It is well documented that with ingestion of high-fat diets and onset of obesity, TAG begin to be stored at sites other than adipose tissue, including skeletal muscle, heart, kidney, liver, and pancreatic islets. Because TAG are a relatively inert intracellular metabolite, attention has turned to other lipid-derived species as potential mediators of lipid-induced tissue dysfunction that often accompanies obesity, eventually leading to metabolic syndrome and type 2 diabetes. For example, insulin resistance in human muscle has been reported to be negatively associated with levels of long chain acyl CoAs (39), and infusion of lipids or ingestion of high fat diets in rodents leads to accumulation of these metabolites in various tissues in concert with development of insulin resistance (40). It has further been suggested that increased cellular fatty acyl CoA and diacylglycerol levels activate PKC-theta, leading in turn to phosphorylation of insulin receptor substrate-1 (IRS-1) on Ser 307 (40). Phosphorylation at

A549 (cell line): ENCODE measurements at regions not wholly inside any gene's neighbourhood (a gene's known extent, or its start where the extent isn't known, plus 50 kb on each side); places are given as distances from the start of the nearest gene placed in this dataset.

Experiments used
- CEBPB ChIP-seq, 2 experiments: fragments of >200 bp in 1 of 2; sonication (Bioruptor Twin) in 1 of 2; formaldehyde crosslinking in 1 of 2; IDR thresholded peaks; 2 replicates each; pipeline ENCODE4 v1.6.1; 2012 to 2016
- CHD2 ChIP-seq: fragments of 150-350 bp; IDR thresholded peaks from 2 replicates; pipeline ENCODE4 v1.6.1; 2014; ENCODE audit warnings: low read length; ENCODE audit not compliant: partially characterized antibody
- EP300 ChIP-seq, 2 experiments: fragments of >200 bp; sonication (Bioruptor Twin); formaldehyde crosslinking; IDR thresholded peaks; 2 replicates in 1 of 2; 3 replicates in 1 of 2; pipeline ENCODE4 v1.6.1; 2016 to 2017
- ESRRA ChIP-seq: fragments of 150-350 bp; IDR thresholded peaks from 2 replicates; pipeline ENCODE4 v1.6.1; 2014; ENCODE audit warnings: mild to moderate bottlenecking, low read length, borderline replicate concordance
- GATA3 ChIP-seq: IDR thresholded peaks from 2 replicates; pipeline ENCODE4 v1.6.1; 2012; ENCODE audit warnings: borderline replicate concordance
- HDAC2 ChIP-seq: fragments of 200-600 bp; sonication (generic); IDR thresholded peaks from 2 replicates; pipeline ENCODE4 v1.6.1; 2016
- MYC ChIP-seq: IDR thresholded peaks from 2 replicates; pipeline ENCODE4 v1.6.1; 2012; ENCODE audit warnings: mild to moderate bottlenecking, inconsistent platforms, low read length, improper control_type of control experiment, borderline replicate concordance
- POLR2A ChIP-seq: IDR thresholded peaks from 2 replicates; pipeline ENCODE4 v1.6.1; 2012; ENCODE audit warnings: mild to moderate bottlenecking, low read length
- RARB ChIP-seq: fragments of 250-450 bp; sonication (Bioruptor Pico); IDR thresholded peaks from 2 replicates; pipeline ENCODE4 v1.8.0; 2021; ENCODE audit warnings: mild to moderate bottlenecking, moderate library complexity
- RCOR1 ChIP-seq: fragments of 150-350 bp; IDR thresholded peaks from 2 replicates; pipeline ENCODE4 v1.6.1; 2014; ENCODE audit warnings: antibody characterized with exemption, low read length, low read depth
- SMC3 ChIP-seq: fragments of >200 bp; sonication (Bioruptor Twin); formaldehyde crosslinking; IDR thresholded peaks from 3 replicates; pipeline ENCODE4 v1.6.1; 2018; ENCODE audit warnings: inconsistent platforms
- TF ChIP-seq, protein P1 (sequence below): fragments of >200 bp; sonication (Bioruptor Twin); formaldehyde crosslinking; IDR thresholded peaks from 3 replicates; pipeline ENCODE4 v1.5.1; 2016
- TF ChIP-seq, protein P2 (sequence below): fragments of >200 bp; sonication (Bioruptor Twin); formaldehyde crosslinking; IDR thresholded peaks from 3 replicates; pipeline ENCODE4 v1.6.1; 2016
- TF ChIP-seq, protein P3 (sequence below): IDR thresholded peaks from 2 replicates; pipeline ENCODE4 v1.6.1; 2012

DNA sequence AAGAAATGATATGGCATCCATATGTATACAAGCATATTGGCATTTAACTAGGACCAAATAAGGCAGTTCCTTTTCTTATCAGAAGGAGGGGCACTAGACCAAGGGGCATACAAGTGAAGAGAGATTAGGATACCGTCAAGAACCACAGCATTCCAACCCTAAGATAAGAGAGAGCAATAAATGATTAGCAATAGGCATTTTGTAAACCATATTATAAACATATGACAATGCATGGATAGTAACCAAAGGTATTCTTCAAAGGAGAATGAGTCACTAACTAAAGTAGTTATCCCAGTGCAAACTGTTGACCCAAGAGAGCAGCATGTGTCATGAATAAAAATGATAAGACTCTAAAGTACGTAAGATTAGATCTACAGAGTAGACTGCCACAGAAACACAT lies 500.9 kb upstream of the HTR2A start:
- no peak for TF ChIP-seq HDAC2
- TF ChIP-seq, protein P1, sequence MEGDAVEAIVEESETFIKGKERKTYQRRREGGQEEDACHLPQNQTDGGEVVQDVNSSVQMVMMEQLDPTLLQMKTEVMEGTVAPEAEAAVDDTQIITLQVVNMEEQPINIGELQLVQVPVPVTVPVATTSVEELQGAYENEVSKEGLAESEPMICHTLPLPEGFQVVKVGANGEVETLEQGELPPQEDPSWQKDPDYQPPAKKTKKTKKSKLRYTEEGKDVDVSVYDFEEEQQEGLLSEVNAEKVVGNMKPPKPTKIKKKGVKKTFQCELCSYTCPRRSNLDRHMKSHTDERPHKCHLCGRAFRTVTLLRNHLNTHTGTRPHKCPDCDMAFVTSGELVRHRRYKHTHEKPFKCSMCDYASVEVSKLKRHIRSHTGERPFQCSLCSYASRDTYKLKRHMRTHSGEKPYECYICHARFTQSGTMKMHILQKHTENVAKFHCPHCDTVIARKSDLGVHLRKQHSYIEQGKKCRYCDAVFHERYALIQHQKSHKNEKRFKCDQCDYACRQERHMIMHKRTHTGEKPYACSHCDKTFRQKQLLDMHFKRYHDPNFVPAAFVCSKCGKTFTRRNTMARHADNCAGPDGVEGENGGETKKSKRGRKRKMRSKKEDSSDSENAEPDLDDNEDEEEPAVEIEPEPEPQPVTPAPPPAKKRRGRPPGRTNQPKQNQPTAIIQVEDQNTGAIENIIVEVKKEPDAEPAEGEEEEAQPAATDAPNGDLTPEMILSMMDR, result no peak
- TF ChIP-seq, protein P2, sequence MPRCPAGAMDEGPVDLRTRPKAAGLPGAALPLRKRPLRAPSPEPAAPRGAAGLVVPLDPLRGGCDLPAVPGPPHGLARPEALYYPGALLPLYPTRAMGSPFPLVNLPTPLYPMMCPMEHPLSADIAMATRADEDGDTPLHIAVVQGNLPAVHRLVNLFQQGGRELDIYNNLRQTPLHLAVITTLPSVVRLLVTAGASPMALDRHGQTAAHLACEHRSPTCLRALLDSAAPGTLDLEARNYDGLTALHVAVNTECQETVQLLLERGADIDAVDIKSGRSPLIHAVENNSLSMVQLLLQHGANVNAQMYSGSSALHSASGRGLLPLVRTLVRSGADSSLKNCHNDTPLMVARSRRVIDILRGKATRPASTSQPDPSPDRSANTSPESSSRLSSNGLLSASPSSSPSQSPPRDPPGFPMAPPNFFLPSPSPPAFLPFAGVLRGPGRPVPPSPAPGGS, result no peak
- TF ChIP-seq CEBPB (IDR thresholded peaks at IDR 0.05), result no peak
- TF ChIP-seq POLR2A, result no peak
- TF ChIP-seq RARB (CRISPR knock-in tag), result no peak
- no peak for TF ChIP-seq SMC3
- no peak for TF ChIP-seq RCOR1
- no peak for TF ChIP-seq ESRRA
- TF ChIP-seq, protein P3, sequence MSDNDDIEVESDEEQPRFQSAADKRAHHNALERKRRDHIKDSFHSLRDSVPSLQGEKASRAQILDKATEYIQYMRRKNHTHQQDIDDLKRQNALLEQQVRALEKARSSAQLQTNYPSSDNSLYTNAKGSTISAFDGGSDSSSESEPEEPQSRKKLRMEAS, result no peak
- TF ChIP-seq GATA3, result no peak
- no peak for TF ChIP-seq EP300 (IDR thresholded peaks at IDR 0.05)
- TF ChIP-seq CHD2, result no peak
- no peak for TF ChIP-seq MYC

Ser 307 impairs insulin receptor-mediated tyrosine phosphorylation of IRS-1, and as a consequence, interferes with insulin stimulation of IRS-1-associated PI3-kinase, leading to impaired phosphorylation and regulation of distal components of the pathway such as AKT-1 (41-44). Interestingly, dramatic weight loss induced in morbidly obese subjects by bariatric surgery results in a striking improvement in insulin sensitivity, which is correlated with decreases in the levels of some, but not all long-chain acyl CoA species in skeletal muscle (45). Metabolites that decreased included palmitoyl CoA (C16:0), stearoyl CoA (C18:0), and linoleoyl CoA (C18:2), whereas no significant decreases were observed for palmitoleoyl CoA (C16:1) or oleoyl CoA (C18:1).